Although it's comparatively rare, many Americans choose to have their wedding officiated not by a member of the clergy but by a judge, whether it's because they want to get married quickly, they're not religious, or for similar reasons. Usually such weddings are officiated by a county or state judge, but in New York, a handful of federal judges, in specific circumstances, can also perform weddings.
Senate Bill S6330A sought to change that, effectively allowing all federal judges, whether they work in New York or not, to solemnize marriages in the Empire State. The bill passed through both chambers of New York's legislature with wide bipartisan support. With only one No vote in the Senate and two No votes in the House, it passed without any significant controversy. Both chambers are Democrat-controlled.
However, once the bill got to Cuomo's desk, he vetoed it. Specifically, he vetoed it because federal judges are appointed by the president, which means that at least some federal judges who would theoretically officiate marriages in New York were appointed by Donald Trump. And for Cuomo, that won't do.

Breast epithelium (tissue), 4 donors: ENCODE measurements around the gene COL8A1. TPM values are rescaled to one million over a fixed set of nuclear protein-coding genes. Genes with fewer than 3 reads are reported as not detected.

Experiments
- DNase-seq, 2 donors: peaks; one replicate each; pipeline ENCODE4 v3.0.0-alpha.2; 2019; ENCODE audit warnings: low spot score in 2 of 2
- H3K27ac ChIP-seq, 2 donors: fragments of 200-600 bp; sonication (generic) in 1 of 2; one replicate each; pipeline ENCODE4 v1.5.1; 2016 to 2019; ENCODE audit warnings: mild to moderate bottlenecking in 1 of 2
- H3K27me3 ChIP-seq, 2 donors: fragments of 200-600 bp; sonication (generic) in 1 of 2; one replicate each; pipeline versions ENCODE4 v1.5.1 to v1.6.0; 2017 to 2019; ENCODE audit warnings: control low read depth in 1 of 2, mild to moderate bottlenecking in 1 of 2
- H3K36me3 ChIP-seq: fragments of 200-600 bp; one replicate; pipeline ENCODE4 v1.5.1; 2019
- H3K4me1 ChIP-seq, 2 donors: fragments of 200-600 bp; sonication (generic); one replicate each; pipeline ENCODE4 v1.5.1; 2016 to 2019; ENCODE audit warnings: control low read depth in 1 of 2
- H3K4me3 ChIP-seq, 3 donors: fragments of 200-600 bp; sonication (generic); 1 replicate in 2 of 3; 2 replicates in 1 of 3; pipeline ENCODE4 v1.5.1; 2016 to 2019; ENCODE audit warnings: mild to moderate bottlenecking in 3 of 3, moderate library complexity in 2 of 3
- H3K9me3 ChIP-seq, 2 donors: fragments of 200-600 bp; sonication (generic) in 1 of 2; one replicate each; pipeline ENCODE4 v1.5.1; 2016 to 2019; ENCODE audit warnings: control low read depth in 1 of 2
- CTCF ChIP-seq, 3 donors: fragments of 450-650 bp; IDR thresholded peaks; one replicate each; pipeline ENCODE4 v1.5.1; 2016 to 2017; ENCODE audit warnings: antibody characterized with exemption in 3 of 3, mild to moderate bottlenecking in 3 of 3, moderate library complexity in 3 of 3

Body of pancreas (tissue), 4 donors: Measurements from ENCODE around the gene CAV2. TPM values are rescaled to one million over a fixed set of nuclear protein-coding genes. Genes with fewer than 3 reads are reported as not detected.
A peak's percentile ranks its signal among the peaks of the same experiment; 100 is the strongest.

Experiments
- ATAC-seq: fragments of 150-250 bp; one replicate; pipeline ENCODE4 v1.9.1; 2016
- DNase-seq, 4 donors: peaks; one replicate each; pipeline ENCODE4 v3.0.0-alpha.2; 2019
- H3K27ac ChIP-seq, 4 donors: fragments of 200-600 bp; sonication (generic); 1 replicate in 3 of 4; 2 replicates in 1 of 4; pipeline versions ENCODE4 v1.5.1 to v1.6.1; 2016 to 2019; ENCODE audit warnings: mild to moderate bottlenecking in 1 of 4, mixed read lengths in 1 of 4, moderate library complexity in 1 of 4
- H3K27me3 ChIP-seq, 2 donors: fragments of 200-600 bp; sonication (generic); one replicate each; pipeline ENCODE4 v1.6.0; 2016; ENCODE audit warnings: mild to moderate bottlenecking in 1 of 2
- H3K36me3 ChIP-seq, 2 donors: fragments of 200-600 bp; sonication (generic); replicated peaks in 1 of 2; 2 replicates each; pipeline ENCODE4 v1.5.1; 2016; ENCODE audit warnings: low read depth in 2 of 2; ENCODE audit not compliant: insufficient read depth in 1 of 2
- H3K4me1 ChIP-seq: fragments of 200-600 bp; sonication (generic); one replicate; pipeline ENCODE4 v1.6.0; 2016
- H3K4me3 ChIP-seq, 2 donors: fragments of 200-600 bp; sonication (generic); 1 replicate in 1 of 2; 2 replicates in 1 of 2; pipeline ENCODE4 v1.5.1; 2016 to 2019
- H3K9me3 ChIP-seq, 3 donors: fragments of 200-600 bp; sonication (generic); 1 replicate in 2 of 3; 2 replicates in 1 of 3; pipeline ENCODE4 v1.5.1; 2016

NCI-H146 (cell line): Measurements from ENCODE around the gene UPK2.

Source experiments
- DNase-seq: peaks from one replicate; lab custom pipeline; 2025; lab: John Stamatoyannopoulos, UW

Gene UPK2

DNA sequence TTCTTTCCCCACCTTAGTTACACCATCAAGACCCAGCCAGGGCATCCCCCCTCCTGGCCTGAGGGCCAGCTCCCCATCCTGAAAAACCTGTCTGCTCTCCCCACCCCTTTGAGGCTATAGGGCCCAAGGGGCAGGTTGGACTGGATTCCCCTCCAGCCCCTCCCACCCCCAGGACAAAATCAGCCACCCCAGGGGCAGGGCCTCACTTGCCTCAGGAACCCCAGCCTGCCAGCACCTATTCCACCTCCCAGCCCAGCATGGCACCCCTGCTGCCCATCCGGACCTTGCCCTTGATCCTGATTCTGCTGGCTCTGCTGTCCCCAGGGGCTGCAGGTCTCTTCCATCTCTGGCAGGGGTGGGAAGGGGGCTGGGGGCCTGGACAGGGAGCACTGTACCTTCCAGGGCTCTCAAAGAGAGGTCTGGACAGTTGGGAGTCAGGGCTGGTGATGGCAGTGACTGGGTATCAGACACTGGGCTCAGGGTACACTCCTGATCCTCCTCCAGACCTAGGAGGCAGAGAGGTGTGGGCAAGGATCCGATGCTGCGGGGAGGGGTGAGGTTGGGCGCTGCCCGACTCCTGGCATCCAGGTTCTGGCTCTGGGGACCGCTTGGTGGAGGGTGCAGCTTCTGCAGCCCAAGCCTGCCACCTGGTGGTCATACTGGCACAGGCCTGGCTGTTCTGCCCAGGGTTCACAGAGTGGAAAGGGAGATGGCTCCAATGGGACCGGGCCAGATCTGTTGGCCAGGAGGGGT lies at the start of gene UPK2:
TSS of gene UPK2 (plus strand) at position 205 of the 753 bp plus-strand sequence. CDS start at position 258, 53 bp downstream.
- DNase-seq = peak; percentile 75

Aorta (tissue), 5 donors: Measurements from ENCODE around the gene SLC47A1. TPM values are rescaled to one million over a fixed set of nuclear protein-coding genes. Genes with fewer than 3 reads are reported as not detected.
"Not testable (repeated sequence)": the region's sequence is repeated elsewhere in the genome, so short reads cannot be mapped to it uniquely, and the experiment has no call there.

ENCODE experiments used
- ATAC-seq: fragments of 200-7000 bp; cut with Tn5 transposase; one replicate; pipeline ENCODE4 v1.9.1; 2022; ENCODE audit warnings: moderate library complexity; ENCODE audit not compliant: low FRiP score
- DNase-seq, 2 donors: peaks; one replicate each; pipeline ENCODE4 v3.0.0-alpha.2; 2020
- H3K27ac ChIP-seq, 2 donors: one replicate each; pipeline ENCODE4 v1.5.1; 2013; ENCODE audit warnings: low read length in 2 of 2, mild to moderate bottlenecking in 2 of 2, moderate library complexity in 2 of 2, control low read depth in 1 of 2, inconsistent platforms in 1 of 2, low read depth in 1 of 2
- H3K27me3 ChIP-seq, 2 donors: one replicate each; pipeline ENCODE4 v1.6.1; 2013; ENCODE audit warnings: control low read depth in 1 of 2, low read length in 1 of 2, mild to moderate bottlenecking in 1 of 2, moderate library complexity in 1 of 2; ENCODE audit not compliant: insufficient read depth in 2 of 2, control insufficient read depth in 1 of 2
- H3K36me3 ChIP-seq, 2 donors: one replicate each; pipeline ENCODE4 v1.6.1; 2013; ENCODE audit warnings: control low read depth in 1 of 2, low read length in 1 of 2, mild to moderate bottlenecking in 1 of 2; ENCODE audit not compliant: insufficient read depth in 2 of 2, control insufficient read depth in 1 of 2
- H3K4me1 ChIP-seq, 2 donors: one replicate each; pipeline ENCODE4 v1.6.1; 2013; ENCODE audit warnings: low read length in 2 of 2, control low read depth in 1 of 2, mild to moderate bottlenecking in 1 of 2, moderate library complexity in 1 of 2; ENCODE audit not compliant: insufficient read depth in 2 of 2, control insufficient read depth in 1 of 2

"I cannot in good conscience support legislation that would authorize such actions by federal judges who are appointed by this federal administration," Cuomo said, in announcing his veto of the bill.
He then went on to explain why he used his veto pen.
"President Trump does not embody who we are as New Yorkers. The cornerstones that built our great state are diversity, tolerance and inclusion. Based on these reasons, I must veto this bill," he said.
Democratic state Sen. Liz Krueger, who sponsored the bill, said that she, too, is no fan of the judges that Donald Trump has been appointing. Yet since the governor, members of the legislature, and indeed, anyone who pays a $25 fee to get "ordained" online can perform marriages in New York, she didn't think it was a big deal to formally extend that power to federal judges, regardless of who appointed them, she said.
"I didn't consider this to be a major issue," she said.
In New York, a governor's veto can be overturned by a two-thirds majority vote in both legislative chambers. Whether a vote will be held in either chamber to override Cuomo's veto is not certain, as of this writing.